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How can EarnestQuery be helpful with store closures?
2. Slice sales by channel (in-store, online or store card) to determine if the closure of physical stores shifts spending to online (Charts 2, 3).
3. Track competitive situations in markets with at least one store closure to understand if competitors are benefiting.
Example: Macy's Store Closures
On January 4th, 2018, Macy’s announced that it would close seven store locations, on top of four other previously announced closures (part of a plan announced in August 2016 to close 100 stores nationwide, ~15% of store base)*. Liquidation sales began on January 8th and continued for eight to twelve weeks.
We looked into closure cities (some of which are multi-store markets) to analyze the impact of liquidation sales*:
Although sales in cities with at least one closure accelerated ~6 pts more than the rest of the country from December to February, those markets make up less than 7.5% of all of Macy’s sales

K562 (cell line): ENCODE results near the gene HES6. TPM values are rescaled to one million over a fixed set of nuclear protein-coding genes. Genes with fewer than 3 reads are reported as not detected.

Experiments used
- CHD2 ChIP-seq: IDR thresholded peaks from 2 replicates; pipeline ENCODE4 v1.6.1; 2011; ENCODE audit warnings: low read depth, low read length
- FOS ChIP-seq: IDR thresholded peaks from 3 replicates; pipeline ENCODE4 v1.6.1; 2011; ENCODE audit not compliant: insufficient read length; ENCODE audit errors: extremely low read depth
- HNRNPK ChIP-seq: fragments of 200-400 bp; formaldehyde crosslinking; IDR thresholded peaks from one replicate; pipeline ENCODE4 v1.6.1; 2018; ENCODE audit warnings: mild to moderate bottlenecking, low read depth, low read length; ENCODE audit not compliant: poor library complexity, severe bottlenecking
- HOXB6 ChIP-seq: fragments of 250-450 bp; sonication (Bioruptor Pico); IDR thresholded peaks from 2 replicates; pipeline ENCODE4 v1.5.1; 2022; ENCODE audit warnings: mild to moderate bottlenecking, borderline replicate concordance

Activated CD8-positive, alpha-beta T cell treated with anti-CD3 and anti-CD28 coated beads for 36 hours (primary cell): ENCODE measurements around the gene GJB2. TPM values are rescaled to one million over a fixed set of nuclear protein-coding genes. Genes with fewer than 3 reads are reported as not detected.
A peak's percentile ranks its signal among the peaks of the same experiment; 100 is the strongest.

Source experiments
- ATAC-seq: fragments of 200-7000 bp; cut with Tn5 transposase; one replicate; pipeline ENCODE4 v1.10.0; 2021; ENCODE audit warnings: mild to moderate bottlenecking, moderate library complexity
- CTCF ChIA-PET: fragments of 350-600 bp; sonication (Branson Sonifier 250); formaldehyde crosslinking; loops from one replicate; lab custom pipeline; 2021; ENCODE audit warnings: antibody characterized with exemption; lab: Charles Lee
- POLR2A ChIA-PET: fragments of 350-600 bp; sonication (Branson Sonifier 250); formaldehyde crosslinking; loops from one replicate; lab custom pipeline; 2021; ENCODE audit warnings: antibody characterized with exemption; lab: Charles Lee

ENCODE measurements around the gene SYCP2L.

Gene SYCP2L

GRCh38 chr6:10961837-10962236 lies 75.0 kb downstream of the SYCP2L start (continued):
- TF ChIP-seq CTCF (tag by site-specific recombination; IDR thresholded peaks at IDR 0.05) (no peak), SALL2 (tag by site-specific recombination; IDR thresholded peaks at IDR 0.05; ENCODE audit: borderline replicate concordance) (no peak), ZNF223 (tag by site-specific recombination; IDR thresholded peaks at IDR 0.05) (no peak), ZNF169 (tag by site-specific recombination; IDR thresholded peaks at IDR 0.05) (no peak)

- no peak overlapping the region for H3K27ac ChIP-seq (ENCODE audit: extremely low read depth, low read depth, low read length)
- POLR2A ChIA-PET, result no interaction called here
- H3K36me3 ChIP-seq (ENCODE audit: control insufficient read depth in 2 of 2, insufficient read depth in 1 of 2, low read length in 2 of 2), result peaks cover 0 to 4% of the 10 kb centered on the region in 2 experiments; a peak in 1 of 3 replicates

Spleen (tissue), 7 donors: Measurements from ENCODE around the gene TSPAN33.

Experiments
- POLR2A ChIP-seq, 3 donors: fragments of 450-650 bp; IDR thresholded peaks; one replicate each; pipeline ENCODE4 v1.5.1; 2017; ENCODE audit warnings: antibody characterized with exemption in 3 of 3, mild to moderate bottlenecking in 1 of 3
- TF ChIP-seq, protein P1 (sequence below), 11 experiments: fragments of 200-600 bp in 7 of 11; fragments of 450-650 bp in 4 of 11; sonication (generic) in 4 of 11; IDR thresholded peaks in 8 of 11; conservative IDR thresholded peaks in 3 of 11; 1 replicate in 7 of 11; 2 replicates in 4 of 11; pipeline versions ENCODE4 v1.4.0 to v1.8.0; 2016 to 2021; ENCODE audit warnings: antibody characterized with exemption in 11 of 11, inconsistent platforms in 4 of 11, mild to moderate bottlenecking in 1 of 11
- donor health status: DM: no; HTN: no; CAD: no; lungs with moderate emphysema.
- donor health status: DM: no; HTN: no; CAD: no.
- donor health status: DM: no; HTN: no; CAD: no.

In-store sales in cities with at least one closure accelerated from December to January by ~5pts more than the rest of the country. A slow February, however, could imply that the benefit from sales in physical stores was short lived (Chart 2).
Interestingly, within closure cities, February online sales accelerated more than the rest of the country, which – if the trend persists - could be a ray of hope for Macy’s. We will be monitoring this online/in-store dynamic throughout the quarter (Chart 3).
*Macy's locations with store closures are located in California, Indiana, Florida, Idaho, Michigan, Ohio, and Vermont.
Closure cities accelerated ~6pts more than the rest of the country from December to February.
In-store sales in closure cities accelerated by ~5pts more than the rest of the country from December to January but slowed down in February.
Online sales acceleration could mean that Macy's is successfully retaining customers in markets with store closures.